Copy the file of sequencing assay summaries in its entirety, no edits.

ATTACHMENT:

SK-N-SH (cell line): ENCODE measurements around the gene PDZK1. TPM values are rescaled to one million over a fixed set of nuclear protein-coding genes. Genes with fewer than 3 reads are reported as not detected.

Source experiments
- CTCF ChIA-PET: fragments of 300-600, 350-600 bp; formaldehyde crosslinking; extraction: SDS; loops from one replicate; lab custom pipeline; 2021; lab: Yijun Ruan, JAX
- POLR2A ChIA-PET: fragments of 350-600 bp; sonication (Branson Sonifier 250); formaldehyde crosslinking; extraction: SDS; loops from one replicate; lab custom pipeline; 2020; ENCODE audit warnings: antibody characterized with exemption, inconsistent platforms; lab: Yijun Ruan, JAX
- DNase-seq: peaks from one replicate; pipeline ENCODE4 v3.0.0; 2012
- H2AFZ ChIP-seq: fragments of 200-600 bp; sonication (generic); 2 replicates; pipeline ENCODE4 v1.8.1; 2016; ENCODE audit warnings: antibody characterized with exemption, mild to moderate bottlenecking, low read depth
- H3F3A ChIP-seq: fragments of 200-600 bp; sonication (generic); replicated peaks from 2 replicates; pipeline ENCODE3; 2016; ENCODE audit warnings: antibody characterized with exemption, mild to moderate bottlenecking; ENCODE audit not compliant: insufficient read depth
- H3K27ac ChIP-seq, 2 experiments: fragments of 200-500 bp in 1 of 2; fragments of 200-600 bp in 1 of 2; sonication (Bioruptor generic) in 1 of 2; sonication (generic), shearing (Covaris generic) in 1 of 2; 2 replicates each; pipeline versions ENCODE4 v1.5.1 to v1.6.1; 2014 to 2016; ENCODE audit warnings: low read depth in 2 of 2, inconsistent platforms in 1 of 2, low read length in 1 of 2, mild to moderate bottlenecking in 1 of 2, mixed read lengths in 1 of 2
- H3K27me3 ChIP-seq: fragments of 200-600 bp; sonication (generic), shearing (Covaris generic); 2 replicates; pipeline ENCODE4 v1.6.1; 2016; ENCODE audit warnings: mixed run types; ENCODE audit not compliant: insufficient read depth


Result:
SK-N-SH (cell line): ENCODE measurements around the gene PDZK1. TPM values are rescaled to one million over a fixed set of nuclear protein-coding genes. Genes with fewer than 3 reads are reported as not detected.

Source experiments
- CTCF ChIA-PET: fragments of 300-600, 350-600 bp; formaldehyde crosslinking; extraction: SDS; loops from one replicate; lab custom pipeline; 2021; lab: Yijun Ruan, JAX
- POLR2A ChIA-PET: fragments of 350-600 bp; sonication (Branson Sonifier 250); formaldehyde crosslinking; extraction: SDS; loops from one replicate; lab custom pipeline; 2020; ENCODE audit warnings: antibody characterized with exemption, inconsistent platforms; lab: Yijun Ruan, JAX
- DNase-seq: peaks from one replicate; pipeline ENCODE4 v3.0.0; 2012
- H2AFZ ChIP-seq: fragments of 200-600 bp; sonication (generic); 2 replicates; pipeline ENCODE4 v1.8.1; 2016; ENCODE audit warnings: antibody characterized with exemption, mild to moderate bottlenecking, low read depth
- H3F3A ChIP-seq: fragments of 200-600 bp; sonication (generic); replicated peaks from 2 replicates; pipeline ENCODE3; 2016; ENCODE audit warnings: antibody characterized with exemption, mild to moderate bottlenecking; ENCODE audit not compliant: insufficient read depth
- H3K27ac ChIP-seq, 2 experiments: fragments of 200-500 bp in 1 of 2; fragments of 200-600 bp in 1 of 2; sonication (Bioruptor generic) in 1 of 2; sonication (generic), shearing (Covaris generic) in 1 of 2; 2 replicates each; pipeline versions ENCODE4 v1.5.1 to v1.6.1; 2014 to 2016; ENCODE audit warnings: low read depth in 2 of 2, inconsistent platforms in 1 of 2, low read length in 1 of 2, mild to moderate bottlenecking in 1 of 2, mixed read lengths in 1 of 2
- H3K27me3 ChIP-seq: fragments of 200-600 bp; sonication (generic), shearing (Covaris generic); 2 replicates; pipeline ENCODE4 v1.6.1; 2016; ENCODE audit warnings: mixed run types; ENCODE audit not compliant: insufficient read depth